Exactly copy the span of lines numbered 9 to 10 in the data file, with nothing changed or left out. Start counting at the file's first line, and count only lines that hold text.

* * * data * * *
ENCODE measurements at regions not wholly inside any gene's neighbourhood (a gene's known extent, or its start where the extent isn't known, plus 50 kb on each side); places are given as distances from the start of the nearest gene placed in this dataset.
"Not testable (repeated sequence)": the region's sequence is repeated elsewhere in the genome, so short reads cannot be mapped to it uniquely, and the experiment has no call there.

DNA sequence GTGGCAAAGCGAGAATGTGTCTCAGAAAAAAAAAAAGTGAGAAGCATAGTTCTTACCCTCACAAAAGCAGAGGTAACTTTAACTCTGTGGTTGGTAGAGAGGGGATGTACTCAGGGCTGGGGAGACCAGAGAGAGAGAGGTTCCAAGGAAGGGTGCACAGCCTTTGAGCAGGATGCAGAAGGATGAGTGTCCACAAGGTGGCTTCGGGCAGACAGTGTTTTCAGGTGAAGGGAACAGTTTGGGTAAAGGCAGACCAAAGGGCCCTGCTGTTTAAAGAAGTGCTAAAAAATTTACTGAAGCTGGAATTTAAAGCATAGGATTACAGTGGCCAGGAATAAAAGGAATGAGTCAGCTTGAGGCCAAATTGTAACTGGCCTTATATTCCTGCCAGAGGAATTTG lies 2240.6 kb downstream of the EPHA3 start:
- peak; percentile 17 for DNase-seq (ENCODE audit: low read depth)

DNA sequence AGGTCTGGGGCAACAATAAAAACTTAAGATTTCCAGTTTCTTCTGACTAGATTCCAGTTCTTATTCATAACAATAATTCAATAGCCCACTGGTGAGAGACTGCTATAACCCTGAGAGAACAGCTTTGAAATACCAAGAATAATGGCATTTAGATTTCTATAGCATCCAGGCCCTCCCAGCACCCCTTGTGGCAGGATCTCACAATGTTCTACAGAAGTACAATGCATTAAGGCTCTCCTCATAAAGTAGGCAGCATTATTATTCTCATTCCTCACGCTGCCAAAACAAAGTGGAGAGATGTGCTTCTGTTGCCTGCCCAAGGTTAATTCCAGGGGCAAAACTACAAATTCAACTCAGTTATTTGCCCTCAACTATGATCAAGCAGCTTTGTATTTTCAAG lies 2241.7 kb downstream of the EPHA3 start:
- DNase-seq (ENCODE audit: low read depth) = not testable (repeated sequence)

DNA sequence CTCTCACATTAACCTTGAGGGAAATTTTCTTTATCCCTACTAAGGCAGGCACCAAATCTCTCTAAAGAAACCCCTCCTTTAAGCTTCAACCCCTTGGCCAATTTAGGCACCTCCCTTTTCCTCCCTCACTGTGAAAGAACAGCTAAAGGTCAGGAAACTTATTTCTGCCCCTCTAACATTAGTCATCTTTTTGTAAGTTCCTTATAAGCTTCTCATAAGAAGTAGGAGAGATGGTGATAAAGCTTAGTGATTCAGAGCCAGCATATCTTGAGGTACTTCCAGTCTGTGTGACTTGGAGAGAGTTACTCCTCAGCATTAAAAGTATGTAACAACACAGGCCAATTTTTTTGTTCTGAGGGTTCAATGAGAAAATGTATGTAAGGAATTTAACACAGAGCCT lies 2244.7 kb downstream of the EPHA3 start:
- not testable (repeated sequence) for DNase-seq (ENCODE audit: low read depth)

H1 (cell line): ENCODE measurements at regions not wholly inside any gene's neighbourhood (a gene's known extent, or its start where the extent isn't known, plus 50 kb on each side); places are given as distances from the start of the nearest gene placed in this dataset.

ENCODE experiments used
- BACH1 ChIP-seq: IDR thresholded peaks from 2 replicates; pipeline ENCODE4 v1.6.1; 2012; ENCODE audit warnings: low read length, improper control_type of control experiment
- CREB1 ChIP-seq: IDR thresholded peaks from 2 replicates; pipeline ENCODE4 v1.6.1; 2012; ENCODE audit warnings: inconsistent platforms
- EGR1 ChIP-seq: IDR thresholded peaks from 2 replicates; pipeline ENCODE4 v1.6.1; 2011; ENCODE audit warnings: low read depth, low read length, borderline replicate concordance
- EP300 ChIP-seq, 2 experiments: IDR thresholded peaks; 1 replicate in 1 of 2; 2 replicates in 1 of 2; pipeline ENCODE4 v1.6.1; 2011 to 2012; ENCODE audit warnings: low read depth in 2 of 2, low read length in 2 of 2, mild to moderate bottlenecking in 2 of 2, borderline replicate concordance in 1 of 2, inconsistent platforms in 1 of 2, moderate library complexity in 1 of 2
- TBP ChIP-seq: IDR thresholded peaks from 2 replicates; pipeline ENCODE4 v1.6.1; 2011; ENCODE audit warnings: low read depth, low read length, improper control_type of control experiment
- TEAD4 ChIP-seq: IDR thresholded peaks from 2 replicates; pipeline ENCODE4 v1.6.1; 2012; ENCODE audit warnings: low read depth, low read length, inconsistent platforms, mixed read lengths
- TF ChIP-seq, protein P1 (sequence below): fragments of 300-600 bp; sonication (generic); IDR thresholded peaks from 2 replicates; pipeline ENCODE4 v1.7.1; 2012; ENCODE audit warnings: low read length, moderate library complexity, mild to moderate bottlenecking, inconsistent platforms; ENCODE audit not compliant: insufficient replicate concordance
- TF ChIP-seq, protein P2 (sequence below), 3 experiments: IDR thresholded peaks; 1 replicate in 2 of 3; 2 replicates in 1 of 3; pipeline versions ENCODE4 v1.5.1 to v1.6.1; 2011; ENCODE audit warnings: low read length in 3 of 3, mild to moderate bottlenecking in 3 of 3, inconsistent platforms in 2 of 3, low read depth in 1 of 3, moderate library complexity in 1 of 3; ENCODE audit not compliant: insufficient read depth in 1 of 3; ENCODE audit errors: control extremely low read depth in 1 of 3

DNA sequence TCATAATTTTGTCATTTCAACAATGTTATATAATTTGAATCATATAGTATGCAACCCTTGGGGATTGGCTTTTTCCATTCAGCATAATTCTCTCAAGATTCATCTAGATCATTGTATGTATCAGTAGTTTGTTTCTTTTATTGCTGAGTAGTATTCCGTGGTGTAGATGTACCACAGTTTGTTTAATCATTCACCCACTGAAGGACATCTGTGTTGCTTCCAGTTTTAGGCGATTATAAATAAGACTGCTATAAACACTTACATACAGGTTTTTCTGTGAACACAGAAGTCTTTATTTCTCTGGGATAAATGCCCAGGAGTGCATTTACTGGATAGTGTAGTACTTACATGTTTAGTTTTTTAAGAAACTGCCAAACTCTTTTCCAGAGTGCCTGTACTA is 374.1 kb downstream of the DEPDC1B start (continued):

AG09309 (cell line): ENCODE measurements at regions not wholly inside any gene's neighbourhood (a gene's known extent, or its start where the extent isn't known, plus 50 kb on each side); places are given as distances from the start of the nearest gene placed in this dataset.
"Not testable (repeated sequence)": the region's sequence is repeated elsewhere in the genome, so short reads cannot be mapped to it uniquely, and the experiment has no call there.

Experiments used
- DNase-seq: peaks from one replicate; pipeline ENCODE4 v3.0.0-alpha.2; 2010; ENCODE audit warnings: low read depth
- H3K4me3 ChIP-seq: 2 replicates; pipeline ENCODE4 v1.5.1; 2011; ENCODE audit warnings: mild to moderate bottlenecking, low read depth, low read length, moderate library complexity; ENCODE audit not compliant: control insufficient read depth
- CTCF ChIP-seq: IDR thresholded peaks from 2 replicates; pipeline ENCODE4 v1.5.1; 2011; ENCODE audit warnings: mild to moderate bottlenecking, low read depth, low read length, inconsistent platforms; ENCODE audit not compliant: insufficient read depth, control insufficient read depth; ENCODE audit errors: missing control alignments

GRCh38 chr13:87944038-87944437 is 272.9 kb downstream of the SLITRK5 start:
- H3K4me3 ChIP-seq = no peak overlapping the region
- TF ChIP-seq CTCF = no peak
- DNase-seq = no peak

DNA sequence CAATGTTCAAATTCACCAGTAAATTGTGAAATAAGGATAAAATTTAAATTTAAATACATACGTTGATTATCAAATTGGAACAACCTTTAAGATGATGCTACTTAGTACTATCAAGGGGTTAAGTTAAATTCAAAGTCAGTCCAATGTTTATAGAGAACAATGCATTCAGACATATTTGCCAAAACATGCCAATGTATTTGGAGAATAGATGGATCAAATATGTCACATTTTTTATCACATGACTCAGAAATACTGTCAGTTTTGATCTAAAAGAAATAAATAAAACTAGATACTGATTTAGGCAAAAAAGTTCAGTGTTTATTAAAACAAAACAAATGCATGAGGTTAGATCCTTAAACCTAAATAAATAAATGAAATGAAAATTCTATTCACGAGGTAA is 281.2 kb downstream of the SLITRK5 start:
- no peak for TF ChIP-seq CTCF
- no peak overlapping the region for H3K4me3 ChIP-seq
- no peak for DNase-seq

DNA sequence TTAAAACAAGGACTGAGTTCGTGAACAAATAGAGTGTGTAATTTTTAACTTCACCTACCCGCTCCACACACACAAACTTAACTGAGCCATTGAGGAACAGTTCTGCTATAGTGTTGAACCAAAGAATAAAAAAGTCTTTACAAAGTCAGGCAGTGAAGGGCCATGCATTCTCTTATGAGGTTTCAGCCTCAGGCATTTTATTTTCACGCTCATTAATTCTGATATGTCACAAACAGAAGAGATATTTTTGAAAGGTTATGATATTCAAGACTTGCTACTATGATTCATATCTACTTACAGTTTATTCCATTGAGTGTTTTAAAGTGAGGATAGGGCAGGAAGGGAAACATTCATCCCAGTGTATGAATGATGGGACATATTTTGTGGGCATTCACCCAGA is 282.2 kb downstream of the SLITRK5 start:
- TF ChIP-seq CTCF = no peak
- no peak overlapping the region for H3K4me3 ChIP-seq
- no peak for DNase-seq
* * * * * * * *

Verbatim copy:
H1 (cell line): ENCODE measurements at regions not wholly inside any gene's neighbourhood (a gene's known extent, or its start where the extent isn't known, plus 50 kb on each side); places are given as distances from the start of the nearest gene placed in this dataset.

ENCODE experiments used